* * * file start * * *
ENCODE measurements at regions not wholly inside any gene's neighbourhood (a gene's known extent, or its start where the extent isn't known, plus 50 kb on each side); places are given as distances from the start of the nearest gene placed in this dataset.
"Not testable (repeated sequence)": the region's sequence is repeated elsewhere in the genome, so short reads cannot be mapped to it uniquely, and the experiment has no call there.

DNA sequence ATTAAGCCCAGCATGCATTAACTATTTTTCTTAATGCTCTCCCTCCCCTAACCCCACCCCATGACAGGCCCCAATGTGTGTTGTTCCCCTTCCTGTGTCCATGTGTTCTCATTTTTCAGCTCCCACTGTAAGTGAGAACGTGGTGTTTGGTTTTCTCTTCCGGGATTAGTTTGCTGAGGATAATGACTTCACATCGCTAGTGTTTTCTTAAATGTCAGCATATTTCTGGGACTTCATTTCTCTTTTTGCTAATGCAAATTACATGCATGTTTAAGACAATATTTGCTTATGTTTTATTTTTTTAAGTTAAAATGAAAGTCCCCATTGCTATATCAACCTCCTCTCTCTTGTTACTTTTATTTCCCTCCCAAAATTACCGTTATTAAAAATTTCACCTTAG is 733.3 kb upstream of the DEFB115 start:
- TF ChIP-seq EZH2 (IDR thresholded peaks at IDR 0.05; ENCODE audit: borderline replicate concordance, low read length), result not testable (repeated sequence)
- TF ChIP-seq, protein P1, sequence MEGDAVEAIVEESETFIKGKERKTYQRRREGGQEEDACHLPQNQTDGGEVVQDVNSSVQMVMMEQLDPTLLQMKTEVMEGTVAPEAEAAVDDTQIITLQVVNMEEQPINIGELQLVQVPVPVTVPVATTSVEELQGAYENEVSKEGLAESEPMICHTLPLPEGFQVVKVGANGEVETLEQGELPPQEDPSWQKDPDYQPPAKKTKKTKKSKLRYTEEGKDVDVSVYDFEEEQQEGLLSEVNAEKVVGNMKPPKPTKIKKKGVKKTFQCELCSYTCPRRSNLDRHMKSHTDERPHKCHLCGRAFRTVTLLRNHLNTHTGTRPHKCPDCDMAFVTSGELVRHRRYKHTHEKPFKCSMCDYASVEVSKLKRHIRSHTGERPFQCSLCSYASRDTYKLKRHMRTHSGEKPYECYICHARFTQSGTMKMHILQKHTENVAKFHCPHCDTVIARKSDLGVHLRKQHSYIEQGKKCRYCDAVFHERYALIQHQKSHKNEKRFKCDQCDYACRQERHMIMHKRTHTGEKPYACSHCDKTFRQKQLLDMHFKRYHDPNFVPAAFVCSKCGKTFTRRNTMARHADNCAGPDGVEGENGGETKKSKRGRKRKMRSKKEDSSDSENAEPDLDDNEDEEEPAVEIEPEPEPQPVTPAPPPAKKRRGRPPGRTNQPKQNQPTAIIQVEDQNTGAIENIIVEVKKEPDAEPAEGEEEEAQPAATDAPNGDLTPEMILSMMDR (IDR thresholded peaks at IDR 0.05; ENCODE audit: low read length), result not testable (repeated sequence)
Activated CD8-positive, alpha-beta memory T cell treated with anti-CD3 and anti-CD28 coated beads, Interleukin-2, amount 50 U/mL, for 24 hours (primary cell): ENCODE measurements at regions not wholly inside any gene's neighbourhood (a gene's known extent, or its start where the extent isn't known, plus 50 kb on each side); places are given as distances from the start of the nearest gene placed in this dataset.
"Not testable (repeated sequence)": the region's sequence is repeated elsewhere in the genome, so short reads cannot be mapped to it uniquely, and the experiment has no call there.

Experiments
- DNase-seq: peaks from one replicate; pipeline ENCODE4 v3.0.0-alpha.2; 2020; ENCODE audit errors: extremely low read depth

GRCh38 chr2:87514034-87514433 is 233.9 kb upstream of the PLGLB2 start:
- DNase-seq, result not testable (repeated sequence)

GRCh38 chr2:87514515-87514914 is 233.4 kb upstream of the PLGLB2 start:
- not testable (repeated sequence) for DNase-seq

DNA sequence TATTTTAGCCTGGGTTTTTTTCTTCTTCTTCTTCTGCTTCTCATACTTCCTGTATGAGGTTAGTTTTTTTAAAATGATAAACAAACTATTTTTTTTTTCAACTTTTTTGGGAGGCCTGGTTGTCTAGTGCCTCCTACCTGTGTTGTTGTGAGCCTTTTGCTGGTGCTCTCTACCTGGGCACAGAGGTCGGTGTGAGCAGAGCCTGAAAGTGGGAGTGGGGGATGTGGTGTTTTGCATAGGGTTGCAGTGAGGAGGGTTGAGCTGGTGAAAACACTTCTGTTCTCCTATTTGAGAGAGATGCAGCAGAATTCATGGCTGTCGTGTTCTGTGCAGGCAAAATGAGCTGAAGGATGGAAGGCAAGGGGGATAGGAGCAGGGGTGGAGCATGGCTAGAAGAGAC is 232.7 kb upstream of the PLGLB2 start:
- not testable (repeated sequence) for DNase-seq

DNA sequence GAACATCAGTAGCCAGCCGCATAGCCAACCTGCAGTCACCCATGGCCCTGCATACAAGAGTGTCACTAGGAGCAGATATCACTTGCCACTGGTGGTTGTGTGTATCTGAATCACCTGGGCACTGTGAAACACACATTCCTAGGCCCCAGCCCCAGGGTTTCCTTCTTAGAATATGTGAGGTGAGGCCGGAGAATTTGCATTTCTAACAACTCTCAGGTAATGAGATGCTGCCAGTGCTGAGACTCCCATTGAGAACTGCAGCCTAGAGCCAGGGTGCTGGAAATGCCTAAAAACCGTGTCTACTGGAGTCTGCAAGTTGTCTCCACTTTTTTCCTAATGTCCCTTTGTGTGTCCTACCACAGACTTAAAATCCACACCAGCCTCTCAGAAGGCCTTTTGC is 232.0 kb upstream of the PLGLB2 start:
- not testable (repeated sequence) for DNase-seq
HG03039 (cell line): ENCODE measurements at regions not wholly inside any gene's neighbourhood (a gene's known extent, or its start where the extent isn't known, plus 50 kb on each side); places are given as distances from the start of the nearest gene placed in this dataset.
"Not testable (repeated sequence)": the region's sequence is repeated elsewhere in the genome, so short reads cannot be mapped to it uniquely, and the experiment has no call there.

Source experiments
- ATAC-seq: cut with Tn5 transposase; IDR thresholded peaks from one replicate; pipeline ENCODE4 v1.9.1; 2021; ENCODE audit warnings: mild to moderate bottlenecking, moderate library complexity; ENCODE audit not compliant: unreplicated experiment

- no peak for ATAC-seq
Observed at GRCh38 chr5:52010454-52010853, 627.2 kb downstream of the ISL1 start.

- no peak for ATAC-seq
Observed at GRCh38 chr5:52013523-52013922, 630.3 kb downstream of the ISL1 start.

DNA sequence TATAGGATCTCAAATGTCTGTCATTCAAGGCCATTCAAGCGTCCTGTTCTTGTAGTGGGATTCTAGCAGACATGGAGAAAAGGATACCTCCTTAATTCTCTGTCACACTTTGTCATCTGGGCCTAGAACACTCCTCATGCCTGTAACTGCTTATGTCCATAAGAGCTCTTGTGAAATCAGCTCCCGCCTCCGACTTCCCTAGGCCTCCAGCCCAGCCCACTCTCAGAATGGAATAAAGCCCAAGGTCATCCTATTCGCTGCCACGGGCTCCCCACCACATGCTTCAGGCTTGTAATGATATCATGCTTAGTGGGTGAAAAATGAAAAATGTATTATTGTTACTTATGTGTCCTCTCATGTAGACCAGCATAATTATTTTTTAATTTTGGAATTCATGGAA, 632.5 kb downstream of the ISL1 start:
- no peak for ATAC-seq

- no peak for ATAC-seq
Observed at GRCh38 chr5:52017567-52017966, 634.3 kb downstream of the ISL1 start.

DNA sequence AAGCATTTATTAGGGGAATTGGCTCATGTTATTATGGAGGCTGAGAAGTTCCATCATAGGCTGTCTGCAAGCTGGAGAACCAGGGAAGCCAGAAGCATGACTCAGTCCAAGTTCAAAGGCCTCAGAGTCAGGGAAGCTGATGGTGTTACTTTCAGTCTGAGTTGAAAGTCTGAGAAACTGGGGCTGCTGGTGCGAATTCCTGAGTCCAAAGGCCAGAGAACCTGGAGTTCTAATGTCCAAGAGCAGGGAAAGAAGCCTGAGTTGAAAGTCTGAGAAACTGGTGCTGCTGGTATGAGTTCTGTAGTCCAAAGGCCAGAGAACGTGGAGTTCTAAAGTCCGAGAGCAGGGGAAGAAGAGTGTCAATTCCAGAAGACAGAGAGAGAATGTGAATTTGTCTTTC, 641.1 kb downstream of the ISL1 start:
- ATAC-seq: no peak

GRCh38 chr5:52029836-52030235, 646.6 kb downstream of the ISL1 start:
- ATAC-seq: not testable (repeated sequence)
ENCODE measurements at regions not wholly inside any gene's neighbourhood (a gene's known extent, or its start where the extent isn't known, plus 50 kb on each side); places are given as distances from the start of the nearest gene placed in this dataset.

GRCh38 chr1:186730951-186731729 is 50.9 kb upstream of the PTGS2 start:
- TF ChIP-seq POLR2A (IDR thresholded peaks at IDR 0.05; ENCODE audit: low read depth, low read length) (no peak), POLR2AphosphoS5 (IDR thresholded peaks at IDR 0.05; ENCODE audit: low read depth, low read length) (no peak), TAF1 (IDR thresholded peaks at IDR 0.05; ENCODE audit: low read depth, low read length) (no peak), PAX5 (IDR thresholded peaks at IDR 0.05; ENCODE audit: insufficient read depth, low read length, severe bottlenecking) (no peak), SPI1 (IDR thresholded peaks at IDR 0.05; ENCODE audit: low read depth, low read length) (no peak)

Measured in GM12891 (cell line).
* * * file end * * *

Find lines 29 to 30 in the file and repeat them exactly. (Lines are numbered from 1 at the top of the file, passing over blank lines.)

Observed at GRCh38 chr5:52017567-52017966, 634.3 kb downstream of the ISL1 start.

DNA sequence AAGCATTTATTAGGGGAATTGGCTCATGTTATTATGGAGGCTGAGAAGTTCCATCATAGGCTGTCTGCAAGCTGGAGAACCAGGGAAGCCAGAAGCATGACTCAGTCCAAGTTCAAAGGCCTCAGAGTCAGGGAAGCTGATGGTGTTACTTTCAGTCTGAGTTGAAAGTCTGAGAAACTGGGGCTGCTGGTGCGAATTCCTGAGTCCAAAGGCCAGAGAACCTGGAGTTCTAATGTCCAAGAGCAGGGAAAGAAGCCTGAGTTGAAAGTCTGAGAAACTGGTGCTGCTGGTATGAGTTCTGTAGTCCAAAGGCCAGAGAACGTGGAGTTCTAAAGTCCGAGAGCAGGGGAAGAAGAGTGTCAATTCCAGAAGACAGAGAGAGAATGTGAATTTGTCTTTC, 641.1 kb downstream of the ISL1 start: